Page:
Whitehall stonewall Air Fair questions

MINISTERS are today passing the buck on the difficult questions over the increasing numbers of jet planes in Suffolk's skies.Suffolk Coastal MP John Gummer is asking a series of Parliamentary questions - but is meeting a wall of silence.

MINISTERS are today passing the buck on the difficult questions over the increasing numbers of jet planes in Suffolk's skies.

Suffolk Coastal MP John Gummer is asking a series of Parliamentary questions - but is meeting a wall of silence.

Mr Gummer agreed to take up the fight for Suffolk at Westminster and to ask some of the questions the Evening Star has been battling to get answers to at the very highest levels.

But he is getting the same responses from transport ministers, told they are not responsible for the numbers of planes, the impact on the communities living below them, or safety - despite the government's policy to double air travel in the next 20 years.

Transport minister Jim Fitzpatrick, parliamentary under-secretary with responsibility for aviation, shipping, the environment and road safety, said National Air Traffic Services (NATS) and the Civil Aviation Authority (CAA) should provide the answers.

Both of these have dodged the questions - sometimes saying each other held the information - raising big questions over who is accountable to the public.

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Mr Gummer asked:

If the Secretary of State for Transport Ruth Kelly would bring forward proposals to reduce the number of planes flying over Felixstowe?

What is the maximum number of planes per day permitted to use the flight corridors over the Felixstowe, Walton, Trimley, Kirton area and the Suffolk coast?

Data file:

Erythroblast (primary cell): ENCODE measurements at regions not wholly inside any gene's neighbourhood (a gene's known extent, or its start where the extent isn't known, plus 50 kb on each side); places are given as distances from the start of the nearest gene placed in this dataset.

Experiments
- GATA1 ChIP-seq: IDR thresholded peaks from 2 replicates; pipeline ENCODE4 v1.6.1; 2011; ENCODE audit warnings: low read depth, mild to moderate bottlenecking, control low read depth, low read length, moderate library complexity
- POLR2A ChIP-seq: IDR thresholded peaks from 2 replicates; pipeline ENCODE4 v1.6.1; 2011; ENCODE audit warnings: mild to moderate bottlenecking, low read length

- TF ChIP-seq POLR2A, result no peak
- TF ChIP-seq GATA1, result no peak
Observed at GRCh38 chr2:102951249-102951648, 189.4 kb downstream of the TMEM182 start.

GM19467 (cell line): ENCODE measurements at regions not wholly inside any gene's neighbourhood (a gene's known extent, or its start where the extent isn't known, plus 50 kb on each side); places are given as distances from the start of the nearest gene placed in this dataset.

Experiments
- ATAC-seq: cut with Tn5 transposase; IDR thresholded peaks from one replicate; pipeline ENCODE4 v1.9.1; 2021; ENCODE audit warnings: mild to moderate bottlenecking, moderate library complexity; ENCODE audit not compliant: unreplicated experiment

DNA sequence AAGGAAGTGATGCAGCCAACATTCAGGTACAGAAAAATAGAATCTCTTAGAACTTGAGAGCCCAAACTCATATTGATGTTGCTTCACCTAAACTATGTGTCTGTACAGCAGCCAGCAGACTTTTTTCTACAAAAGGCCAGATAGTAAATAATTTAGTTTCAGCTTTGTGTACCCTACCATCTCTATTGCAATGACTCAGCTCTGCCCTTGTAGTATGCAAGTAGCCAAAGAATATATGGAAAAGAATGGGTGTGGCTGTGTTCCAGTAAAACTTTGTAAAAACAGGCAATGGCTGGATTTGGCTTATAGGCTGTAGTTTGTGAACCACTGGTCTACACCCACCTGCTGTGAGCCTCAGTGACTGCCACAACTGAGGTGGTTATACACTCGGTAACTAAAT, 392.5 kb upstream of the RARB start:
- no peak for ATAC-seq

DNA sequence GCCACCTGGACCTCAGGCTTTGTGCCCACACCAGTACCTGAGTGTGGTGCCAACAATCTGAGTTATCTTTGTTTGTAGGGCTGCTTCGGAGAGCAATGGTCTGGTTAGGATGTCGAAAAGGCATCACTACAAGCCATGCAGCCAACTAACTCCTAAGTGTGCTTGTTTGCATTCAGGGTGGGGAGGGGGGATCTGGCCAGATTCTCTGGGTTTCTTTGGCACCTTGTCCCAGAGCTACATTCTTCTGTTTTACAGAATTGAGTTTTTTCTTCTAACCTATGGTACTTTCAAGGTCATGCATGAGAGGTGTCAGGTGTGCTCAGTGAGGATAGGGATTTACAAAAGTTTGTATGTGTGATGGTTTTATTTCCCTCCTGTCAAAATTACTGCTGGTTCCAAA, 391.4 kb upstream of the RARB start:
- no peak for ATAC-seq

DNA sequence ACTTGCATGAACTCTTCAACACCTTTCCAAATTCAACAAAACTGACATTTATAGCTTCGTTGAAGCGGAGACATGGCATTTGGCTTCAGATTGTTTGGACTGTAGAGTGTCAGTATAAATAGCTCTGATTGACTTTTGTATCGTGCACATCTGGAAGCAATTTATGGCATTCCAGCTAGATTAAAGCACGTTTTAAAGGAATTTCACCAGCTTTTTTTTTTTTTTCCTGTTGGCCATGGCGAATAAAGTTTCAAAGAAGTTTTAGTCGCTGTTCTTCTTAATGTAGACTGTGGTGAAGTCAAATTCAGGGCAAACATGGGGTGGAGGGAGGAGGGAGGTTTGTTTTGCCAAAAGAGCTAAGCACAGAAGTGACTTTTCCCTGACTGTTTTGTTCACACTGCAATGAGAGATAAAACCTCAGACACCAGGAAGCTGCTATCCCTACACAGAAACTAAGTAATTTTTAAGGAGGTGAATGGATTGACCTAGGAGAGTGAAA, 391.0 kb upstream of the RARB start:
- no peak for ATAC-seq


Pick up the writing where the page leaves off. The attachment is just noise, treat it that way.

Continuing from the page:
How many commercial aeroplanes flew over Suffolk in the last 12 months and on each day of the last 12 months?

What account is taken of the effect on communities living under flightpaths when taking decisions on the number of planes flying on those routes?

What the estimated maximum number of aeroplanes that may fly safely over Suffolk each day?

Mr Fitzpatrick failed to give complete answers to any of the questions.

He said it would be up to NATS and the CAA to reduce the number of flights over the Felixstowe area - and the authority could do this if it chose through the current proposals to alter airspace.

On the question of the impact on people living under flightpaths, he said the CAA had a duty to take this into account as part of its air navigation duties.

“Under this process, proposers of airspace changes are required to consider the impact of changes to airspace arrangements on the areas which are overflown and to consult widely on the proposed changes,” he said.

“Detailed guidance is given on what impacts are to be taken into account, how they should be measured and on who should be consulted.”

National Air Traffic Services is currently designing its airspace proposals and consultation is expected to take place this spring.

What do you think of the possibility of tens of thousands more planes flying over Suffolk? Write to Your Letters, Evening Star, 30 Lower Brook Street, Ipswich, IP4 1AN, or e-mail EveningStarLetters@eveningstar.co.uk

Campaign panel: Air Fair

More than 1,200 planes currently cross Suffolk every day and the number is set to grow hugely - possibly double - in the next two decades

The planes bring noise, pollution, and blot out the sun with their contrails, and the fear is flights will get lower.

Our campaign agrees with and supports Stansted Airport at its current flight and passenger limits, but is against expansion of the airport which will have an intolerable impact on the quality of life of people in Suffolk.

It is against proposals to increase the number of passengers by ten million a year on possibly 75,000 extra flights, and against the building of a second runway which would more than double the current flights - another 300,000 a year.

The campaign wants a full review of pollution being caused by the jets - both the impact on ozone layer and on the environment at ground level - and of the increasing noise being caused by the aircraft 24/7.

We want assurances that planes will not be allowed to fly lower than the present lowest levels across Suffolk.

There must also be a full review of the current flightpaths to look at the possibility of moving flight corridors on a regular basis so the same communities do not suffer noise nuisance incessantly.